Convolution - Can someone explain this solution?

  • Thread starter Lomion
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Convolution & Inverses

Given an impulse response h[n] to a system, and the impulse response g[n] of the inverse system, why is [tex] h[n] * g[n] = \delta[n][/tex]? Where the * sign is used to denote convolution.
 
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xanthym
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Lomion said:
Given an impulse response h[n] to a system, and the impulse response g[n] of the inverse system, why is [tex] h[n] * g[n] = \delta[n][/tex]? Where the * sign is used to denote convolution.
This result follows from the properties of Laplace Transforms.
First, define the Laplace Transforms of the Impulse Responses h(n) and g(n):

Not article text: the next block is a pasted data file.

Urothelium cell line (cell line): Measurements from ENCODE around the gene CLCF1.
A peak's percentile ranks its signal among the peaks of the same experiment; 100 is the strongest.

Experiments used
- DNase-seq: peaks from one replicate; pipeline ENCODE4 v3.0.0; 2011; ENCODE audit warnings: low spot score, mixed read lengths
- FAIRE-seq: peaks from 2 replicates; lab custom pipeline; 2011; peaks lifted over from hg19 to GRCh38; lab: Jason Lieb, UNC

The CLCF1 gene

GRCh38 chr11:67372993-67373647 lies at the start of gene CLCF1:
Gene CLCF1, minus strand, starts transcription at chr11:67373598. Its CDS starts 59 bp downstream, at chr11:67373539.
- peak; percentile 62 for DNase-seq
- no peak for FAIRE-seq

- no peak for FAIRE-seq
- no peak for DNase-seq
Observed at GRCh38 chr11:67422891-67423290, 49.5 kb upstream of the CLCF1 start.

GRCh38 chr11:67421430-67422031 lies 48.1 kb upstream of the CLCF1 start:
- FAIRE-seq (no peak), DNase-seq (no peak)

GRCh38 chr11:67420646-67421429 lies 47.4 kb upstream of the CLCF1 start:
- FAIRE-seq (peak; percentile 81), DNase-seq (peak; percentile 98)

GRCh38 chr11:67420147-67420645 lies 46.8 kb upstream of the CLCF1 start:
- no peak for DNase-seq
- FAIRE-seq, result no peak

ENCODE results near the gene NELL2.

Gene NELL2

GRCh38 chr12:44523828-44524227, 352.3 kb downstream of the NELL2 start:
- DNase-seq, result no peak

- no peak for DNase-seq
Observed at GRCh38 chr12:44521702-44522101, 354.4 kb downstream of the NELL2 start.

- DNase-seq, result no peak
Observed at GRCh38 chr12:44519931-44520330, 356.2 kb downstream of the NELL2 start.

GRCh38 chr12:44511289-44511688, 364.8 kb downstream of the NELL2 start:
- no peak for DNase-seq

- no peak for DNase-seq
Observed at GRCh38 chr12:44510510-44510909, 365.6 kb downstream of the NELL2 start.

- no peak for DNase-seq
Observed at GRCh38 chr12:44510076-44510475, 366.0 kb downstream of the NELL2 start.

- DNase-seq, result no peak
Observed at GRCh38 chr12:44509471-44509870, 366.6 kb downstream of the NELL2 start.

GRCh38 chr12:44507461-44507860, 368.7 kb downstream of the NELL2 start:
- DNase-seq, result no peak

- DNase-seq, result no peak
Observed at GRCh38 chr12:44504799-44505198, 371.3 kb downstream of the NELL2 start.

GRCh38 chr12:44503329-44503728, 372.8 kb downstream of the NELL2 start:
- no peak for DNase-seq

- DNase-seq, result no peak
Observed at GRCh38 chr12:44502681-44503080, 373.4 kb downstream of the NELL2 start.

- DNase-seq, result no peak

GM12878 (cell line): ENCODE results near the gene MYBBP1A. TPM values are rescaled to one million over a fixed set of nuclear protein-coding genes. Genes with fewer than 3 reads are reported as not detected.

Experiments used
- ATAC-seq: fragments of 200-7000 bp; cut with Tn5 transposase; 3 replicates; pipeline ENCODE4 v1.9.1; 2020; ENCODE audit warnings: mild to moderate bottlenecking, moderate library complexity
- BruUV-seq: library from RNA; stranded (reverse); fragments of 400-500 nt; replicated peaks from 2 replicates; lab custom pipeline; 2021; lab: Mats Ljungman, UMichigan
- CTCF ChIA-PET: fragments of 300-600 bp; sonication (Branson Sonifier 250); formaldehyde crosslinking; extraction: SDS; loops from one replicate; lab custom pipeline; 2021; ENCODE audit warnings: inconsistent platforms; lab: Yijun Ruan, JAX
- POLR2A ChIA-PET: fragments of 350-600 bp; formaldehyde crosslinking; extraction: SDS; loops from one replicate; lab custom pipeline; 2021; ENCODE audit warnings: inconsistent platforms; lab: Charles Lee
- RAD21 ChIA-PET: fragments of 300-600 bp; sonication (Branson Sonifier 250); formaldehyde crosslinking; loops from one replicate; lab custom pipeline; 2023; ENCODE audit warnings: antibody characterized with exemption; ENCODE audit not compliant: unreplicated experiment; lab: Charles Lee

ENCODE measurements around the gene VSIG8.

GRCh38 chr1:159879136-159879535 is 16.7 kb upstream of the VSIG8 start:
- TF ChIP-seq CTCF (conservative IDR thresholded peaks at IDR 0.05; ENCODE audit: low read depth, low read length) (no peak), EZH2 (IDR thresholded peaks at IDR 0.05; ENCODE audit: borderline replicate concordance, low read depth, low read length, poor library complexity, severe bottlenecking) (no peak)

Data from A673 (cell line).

H(s) = L{h(n)}
G(s) = L{g(n)}
Next, find the Laplace Transform of the given Convolution, remembering that the Laplace Transform of a Convolution is the product of the Laplace Transforms of the convolved functions:
L{h(n)*g(n)} = L{h(n)}L{g(n)} = H(s)G(s)
However, since both h(n) and g(n) are Impulse Response functions, their Laplace Transforms are their system Transfer Functions. Moreover, since we are given that h(n) represents the Inverse system to g(n), their TRANSFER FUNCTIONS must be be reciprocal to each other:
H(s)G(s) = 1
-----> L{h(n)*g(n)} = 1
-----> h(n)*g(n) = DIRAC-DELTA(n)
where we used the result that L^(-1)(1)=DIRAC-DELTA(n).
~
 
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